Type of Document Dissertation Author Ford, James Leslie Author's Email Address firstname.lastname@example.org URN etd-11032008-172512 Title Doing the Right Thing: Relational Ethics in Institutional Caregiving for Veterans Degree PhD Department Human Development Advisory Committee
Advisor Name Title Mancini, Jay A. Committee Chair Allen, Katherine R. Committee Member Dolbin-MacNab, Megan L. Committee Member Roberto, Karen A. Committee Member Keywords
- Symbolic Interaction
- Relational Ethics
Date of Defense 2008-10-24 Availability unrestricted AbstractThis research explored psychological, social, and relational aspects of caregiving. It examined documented resolution of ethical dilemmas precipitated by veterans’ medical crises and involved formal caregivers, informal caregivers, and veteran patients. The unit of analysis was caregiving relationships.
The main research question asked, how does case documentation and documented processes of resolving ethical dilemmas in institutional healthcare for veterans reflect relational ethics? Relational ethics was defined as fairness of interpersonal give and take and included efforts to elicit, understand, and honor veteran’s values and care preferences.
The caregiving context was a Veterans Affairs Medical Center (VAMC). The research population was 25 male veterans whose cases required intervention by the VAMC ethics committee. The research was conducted in three phases using grounded theory methodology. The research purpose, guided by symbolic interaction theory, was to develop substantive theory in relational ethics. Study analyses used Atlas.ti qualitative software.
Main study one, Veteran-Formal Caregiver Relations, focused on relational processes internal to the VAMC. It explored how members of professional healthcare disciplines documented ethical caregiving concerns amongst themselves and in interactions with veteran patients. Agency emerged as the core category. Agency meant that veteran patients could make choices and act on those choices in ways that impacted their care. When veterans’ agency was compromised, formal caregivers’ roles became more salient. The substantive theory was the dynamic process of clarifying agency.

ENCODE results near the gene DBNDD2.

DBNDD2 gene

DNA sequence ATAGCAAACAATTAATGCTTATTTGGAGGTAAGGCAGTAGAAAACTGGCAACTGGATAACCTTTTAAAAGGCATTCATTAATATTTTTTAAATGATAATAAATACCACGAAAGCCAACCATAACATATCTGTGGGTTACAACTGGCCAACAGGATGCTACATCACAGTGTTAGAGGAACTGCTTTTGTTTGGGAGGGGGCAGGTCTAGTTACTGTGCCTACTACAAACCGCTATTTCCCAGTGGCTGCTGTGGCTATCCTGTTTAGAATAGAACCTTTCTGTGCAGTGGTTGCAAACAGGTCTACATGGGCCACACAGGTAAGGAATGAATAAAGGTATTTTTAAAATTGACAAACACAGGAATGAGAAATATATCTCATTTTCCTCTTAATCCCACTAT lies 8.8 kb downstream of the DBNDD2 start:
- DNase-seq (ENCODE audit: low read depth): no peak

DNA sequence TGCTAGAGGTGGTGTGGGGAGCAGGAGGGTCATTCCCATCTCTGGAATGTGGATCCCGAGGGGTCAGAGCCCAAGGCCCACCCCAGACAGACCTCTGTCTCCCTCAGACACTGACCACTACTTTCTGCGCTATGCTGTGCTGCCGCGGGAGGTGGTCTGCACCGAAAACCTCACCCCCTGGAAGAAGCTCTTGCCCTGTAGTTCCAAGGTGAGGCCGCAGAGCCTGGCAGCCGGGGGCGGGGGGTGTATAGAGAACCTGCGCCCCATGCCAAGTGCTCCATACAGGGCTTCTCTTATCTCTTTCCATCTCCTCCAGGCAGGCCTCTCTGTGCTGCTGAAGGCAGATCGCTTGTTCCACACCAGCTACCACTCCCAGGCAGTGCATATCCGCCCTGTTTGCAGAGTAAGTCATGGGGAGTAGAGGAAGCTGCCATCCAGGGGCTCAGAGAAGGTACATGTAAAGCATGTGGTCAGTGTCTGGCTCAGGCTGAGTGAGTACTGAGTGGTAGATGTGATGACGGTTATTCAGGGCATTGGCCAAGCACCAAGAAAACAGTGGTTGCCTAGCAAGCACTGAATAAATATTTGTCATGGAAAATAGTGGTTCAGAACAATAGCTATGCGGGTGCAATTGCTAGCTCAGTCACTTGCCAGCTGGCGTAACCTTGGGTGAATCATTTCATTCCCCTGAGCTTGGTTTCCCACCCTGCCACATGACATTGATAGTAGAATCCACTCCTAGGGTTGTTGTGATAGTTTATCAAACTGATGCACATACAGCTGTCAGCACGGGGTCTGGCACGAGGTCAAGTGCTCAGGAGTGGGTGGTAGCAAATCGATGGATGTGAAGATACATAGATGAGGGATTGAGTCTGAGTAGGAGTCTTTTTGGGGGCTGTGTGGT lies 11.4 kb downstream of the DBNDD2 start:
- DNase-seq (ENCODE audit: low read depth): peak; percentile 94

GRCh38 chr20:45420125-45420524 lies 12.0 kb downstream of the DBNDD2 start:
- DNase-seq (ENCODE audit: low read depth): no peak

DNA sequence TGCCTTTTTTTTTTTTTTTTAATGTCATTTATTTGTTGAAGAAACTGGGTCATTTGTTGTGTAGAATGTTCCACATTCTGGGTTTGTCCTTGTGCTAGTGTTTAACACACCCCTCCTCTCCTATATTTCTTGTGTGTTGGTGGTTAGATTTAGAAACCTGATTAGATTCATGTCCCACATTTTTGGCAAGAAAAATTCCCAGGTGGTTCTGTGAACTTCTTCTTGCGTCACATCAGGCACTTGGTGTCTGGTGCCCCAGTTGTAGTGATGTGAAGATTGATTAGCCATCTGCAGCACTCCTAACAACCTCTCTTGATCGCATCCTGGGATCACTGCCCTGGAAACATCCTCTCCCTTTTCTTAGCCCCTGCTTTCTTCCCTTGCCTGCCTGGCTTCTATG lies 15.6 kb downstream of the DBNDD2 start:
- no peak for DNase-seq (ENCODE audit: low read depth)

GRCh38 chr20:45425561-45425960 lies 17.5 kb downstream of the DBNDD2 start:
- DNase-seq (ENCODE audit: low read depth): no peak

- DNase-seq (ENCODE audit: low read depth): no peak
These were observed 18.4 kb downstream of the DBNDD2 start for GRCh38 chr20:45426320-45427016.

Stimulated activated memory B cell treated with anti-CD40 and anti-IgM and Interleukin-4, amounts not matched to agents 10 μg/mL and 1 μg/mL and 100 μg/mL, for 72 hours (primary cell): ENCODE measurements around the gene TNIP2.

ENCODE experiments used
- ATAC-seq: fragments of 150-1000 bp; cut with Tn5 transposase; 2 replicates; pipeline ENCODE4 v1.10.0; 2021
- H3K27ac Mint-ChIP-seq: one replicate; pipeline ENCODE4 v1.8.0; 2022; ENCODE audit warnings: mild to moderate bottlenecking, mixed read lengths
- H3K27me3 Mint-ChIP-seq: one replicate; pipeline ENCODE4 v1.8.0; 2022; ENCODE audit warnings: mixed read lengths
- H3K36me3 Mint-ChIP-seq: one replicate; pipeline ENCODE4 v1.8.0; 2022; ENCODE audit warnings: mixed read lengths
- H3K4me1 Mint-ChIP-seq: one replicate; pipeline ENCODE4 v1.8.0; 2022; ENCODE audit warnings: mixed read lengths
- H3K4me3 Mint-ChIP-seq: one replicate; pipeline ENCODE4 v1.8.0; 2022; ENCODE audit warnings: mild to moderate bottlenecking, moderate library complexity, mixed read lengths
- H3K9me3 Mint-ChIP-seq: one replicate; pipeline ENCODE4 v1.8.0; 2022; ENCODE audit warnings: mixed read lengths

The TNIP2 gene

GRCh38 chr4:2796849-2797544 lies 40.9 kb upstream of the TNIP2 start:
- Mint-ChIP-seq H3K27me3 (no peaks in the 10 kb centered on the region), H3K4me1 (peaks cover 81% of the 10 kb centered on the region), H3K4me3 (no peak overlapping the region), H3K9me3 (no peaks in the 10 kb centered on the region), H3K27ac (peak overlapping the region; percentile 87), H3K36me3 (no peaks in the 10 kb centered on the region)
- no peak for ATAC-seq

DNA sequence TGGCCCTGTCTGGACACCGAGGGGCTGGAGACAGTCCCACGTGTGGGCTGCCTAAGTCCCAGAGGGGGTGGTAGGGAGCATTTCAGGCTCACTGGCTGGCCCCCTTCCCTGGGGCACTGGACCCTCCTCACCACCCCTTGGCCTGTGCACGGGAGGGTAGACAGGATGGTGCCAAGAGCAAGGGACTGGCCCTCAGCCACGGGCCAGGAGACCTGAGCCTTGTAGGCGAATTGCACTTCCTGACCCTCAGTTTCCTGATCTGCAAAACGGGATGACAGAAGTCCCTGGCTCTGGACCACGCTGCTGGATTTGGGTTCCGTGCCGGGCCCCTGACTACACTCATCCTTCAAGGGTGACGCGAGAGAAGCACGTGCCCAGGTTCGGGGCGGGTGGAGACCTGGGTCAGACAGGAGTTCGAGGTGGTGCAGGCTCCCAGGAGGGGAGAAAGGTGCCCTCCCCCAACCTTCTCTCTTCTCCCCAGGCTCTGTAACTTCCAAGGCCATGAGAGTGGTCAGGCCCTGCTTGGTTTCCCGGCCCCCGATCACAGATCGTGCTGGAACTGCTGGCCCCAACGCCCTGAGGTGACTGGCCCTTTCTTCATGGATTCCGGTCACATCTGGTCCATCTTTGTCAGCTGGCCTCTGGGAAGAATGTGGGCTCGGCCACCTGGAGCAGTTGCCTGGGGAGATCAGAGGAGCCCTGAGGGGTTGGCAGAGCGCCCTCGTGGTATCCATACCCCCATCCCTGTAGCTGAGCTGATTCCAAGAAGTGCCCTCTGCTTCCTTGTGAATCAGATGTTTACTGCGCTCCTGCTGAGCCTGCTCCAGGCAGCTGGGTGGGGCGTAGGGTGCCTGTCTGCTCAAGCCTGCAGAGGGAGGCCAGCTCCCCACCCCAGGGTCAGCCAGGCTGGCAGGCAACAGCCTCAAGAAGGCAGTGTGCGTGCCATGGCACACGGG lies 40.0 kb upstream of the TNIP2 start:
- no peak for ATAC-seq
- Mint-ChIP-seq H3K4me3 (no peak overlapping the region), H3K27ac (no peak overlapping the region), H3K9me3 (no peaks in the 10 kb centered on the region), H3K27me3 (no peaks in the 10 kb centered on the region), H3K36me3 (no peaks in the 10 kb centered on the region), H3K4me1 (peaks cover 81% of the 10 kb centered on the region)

Main study two, Formal-Informal Caregiver Relations, focused on interactions between VAMC staff and veterans’ significant others. It explored medical center staff communications with informal caregivers regarding veterans’ health problems. Documented interactions confirmed the impact of relational ethics. Agendas and advocacy emerged as key categories that determined and respected veterans’ relational autonomy. Relational autonomy validated other ethical concerns and resource demands, considered social context, and included obligations as well as entitlements. The substantive theory was the agenda to advocate for relational autonomy.
Substantive theories from the two main studies were integrated. Categorical dimensions were combined into substantive theory; that doing the right thing in institutional caregiving for veterans was the dynamic process of clarifying agency with the agenda to advocate for relational autonomy.
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